Bar Flight

Life is a cabaret with Bend Studio's Intimate Evening Concert Series

A lone figure stands on a stage. You're close enough to see the sweat forming on his brow and the veins in his neck pulsating as the lyrics of his songs go from highs to lows. As you watch his fingers tumble across the guitar strings, you begin to feel something. Maybe it's excitement. Maybe it's curiosity. Or maybe it's intimacy--that feeling of connection and familiarity that provides literal and figurative warmth.

Live music in small settings can summon a sense of closeness that overblown arena shows can't touch. But even the boy-and-his-guitar concerts at tiny clubs can be overpowered by a haze of cigarette smoke or the cha-ching of the bar's cash register. So when Ally David, yoga instructor and owner of Bend Studio, decided to offer smoke-free acoustic shows at her yoga studio, it seemed like a breath of fresh air in more ways than one.

David's venture into the business of booking artists began simply enough: with a love for music and a couple of friends who just happened to be in the music biz. The two friends, Austin musicians Guy Forsyth and Ian Moore, agreed to do shows at the studio, and through mostly word-of-mouth, David says, the events were a success. Thus was born the Intimate Evening Concert Series, which begins this week with a performance by Austin singer-songwriter Bob Schneider, an energetic rocker who has reached somewhat of a godlike status in his hometown and has a rather respectable national following as well.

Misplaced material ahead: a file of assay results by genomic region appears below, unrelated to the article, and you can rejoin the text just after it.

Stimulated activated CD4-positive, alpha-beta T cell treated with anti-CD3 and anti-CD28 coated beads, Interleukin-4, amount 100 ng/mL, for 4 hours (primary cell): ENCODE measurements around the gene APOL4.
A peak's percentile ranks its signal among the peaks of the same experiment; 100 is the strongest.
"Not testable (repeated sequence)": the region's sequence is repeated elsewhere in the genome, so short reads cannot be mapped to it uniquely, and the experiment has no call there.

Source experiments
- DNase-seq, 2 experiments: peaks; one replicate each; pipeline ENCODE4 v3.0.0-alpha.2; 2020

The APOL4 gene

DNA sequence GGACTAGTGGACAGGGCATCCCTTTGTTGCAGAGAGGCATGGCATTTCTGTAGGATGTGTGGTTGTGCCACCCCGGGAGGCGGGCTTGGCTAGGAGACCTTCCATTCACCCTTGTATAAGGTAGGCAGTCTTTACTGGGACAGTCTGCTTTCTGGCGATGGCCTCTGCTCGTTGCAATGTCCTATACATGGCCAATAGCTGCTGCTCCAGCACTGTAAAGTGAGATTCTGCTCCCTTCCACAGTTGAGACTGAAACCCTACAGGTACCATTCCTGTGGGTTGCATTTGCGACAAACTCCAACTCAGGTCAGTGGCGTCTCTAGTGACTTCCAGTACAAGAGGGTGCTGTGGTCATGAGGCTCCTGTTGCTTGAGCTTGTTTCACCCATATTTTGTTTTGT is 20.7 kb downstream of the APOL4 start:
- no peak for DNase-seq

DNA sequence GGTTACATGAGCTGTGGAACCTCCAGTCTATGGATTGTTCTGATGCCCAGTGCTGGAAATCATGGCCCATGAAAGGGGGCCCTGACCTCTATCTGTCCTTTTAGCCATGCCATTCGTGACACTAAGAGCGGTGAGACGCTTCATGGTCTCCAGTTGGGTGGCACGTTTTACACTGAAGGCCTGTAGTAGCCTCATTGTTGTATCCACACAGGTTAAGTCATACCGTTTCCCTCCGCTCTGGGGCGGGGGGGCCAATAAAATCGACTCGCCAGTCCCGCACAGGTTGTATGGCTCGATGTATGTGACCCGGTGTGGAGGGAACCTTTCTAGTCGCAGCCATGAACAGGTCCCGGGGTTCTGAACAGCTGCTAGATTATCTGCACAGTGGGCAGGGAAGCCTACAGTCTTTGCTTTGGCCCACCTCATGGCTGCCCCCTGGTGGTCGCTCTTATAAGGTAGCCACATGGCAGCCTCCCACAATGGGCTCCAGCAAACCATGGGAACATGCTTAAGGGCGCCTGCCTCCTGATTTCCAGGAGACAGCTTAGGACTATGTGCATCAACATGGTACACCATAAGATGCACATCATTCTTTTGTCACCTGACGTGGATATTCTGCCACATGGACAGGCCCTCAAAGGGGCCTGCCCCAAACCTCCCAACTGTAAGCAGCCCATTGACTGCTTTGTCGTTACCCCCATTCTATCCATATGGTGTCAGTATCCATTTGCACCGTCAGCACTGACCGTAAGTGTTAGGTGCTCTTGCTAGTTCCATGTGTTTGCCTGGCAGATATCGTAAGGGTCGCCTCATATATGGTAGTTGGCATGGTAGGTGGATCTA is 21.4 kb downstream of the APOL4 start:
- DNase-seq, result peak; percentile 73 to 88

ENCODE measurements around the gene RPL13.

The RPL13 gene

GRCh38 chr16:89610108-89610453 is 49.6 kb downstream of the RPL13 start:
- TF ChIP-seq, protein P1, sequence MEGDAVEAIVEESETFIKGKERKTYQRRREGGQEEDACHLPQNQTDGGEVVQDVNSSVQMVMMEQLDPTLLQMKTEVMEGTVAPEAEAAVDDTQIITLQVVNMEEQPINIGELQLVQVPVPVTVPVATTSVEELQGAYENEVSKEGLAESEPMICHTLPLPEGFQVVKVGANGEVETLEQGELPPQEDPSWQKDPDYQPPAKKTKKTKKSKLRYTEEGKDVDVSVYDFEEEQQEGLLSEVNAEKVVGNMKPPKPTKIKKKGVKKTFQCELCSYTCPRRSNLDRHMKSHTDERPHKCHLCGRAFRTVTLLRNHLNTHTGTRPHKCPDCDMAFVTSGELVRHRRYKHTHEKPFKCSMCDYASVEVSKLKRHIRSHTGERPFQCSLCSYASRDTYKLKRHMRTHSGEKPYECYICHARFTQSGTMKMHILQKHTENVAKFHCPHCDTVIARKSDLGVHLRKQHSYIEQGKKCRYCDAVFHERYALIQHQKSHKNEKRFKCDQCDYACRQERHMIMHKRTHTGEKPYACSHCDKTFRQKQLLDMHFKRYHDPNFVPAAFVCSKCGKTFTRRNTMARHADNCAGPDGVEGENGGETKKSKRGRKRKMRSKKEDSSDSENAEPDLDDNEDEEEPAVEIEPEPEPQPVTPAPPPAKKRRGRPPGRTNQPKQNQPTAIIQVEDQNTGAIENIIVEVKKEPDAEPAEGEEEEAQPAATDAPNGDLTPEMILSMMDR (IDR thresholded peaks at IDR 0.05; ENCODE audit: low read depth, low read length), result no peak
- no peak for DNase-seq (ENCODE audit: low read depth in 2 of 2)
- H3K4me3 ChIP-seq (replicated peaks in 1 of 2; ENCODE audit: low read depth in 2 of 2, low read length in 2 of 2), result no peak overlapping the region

Bob Schneider
Bob Schneider

Details

All performances of the Intimate Evening Concert Series are at Bend Studio, 5014 McKinney Ave. Doors open at 6:30 p.m., and shows start at 8 p.m. Tickets are $20 each for one or two shows, $55 for three shows, $70 for four shows or $85 for all five shows. At the door, tickets are $25. Call 214-841-9642 or go to www.bendstudio.com.

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With just 75 tickets available for each show (Schneider's Tuesday performance sold out in about a week and a half), these Intimate Evenings are just that: small, casual, comfortable. And David plans to keep it that way. "We could pack people in there," she says, "but that would kind of defeat the purpose. It's supposed to be intimate...You're right there in the artist's face--it's awesome."

The symbiosis of listening to music in a yoga environment is not lost on David, either. The therapeutic, feel-good benefits that both can bring to an individual came into play when she created this series. "It's a good marriage," she says. "I think the artists we're trying to bring in have a lot to say in their music. Enlightenment--if you want to call it that--doesn't just come from yoga."

Upcoming shows include Dan Dyer on December 4 and Patrice Pike on February 19. Moore and Forsyth make repeat appearances on December 30 and January 23, respectively. And there are other perks, too. Complimentary chair massages are available at every show (doors open early for this free treat), and a local tea vendor shows up occasionally. The audience also gets a free pass for a yoga class, and they can even bring their own wine and beer.

Good lineup, unique atmosphere, great gimmes. Sounds like David has a knack for drawing a crowd. Could she abandon her first calling to make her break in the music industry? "No way," she says. "I like yoga too much."

 
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